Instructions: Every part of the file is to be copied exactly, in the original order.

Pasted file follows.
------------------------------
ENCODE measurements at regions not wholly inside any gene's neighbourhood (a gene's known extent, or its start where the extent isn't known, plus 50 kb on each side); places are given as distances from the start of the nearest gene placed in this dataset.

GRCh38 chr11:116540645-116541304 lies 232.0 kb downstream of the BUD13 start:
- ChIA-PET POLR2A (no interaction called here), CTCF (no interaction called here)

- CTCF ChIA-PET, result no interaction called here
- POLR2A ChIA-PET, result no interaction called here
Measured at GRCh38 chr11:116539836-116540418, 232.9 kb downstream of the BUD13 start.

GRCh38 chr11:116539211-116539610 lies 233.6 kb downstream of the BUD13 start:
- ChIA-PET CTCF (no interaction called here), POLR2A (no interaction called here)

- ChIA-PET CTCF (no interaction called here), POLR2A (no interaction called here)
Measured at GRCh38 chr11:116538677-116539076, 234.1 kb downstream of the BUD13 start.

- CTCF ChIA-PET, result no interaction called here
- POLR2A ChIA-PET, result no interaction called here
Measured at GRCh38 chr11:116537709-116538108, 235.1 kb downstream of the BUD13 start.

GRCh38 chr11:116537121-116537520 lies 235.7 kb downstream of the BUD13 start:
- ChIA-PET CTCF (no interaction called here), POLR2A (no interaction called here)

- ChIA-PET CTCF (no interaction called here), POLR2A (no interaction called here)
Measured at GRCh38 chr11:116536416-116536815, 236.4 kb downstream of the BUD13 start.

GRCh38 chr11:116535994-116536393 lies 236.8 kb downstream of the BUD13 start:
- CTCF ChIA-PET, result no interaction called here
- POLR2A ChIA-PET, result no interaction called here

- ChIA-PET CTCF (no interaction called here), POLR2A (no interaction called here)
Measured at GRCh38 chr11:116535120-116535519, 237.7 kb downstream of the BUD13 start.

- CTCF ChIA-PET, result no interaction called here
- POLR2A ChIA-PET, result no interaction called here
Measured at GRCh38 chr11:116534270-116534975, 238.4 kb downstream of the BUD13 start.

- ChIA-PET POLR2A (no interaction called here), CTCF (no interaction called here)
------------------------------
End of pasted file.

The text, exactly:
ENCODE measurements at regions not wholly inside any gene's neighbourhood (a gene's known extent, or its start where the extent isn't known, plus 50 kb on each side); places are given as distances from the start of the nearest gene placed in this dataset.

GRCh38 chr11:116540645-116541304 lies 232.0 kb downstream of the BUD13 start:
- ChIA-PET POLR2A (no interaction called here), CTCF (no interaction called here)

- CTCF ChIA-PET, result no interaction called here
- POLR2A ChIA-PET, result no interaction called here
Measured at GRCh38 chr11:116539836-116540418, 232.9 kb downstream of the BUD13 start.

GRCh38 chr11:116539211-116539610 lies 233.6 kb downstream of the BUD13 start:
- ChIA-PET CTCF (no interaction called here), POLR2A (no interaction called here)

- ChIA-PET CTCF (no interaction called here), POLR2A (no interaction called here)
Measured at GRCh38 chr11:116538677-116539076, 234.1 kb downstream of the BUD13 start.

- CTCF ChIA-PET, result no interaction called here
- POLR2A ChIA-PET, result no interaction called here
Measured at GRCh38 chr11:116537709-116538108, 235.1 kb downstream of the BUD13 start.

GRCh38 chr11:116537121-116537520 lies 235.7 kb downstream of the BUD13 start:
- ChIA-PET CTCF (no interaction called here), POLR2A (no interaction called here)

- ChIA-PET CTCF (no interaction called here), POLR2A (no interaction called here)
Measured at GRCh38 chr11:116536416-116536815, 236.4 kb downstream of the BUD13 start.

GRCh38 chr11:116535994-116536393 lies 236.8 kb downstream of the BUD13 start:
- CTCF ChIA-PET, result no interaction called here
- POLR2A ChIA-PET, result no interaction called here

- ChIA-PET CTCF (no interaction called here), POLR2A (no interaction called here)
Measured at GRCh38 chr11:116535120-116535519, 237.7 kb downstream of the BUD13 start.

- CTCF ChIA-PET, result no interaction called here
- POLR2A ChIA-PET, result no interaction called here
Measured at GRCh38 chr11:116534270-116534975, 238.4 kb downstream of the BUD13 start.

- ChIA-PET POLR2A (no interaction called here), CTCF (no interaction called here)